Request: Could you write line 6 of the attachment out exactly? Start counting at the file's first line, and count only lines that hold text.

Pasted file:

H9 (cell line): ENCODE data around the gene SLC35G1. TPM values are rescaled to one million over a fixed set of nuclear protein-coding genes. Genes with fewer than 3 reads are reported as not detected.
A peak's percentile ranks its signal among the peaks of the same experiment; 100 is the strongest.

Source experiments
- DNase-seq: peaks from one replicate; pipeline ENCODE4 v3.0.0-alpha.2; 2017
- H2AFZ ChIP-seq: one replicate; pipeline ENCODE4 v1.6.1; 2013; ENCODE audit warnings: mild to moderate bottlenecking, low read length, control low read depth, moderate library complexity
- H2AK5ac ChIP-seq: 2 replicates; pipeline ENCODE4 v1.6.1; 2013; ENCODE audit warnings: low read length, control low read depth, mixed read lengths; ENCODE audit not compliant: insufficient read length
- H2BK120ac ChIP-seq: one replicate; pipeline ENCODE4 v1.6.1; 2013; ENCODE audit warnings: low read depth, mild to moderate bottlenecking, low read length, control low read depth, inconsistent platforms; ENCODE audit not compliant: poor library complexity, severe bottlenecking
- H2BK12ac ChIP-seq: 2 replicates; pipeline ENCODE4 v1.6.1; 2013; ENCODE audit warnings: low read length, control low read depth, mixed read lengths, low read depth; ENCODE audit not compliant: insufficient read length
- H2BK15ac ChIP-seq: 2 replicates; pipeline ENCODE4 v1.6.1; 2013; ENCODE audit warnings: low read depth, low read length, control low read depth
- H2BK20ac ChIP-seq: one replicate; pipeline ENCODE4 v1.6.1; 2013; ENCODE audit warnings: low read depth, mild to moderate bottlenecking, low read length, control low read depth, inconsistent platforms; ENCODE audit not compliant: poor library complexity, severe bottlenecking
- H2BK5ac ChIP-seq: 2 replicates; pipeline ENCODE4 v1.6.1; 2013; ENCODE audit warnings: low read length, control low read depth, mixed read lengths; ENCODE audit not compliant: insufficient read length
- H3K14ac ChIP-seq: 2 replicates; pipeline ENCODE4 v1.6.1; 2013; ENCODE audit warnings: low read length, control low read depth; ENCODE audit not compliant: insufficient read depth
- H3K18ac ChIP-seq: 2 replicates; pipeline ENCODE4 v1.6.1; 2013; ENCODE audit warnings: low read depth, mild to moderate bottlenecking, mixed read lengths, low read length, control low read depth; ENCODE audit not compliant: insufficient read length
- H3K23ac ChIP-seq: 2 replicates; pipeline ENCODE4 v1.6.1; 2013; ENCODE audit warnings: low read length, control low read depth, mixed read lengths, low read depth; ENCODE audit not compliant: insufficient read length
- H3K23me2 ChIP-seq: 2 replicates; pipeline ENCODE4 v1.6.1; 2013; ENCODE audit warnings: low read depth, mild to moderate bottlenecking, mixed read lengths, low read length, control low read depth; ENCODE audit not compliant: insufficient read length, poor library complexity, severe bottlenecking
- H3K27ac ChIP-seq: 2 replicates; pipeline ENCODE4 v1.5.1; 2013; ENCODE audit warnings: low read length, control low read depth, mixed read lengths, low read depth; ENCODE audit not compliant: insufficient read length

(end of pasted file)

- H2AK5ac ChIP-seq: 2 replicates; pipeline ENCODE4 v1.6.1; 2013; ENCODE audit warnings: low read length, control low read depth, mixed read lengths; ENCODE audit not compliant: insufficient read length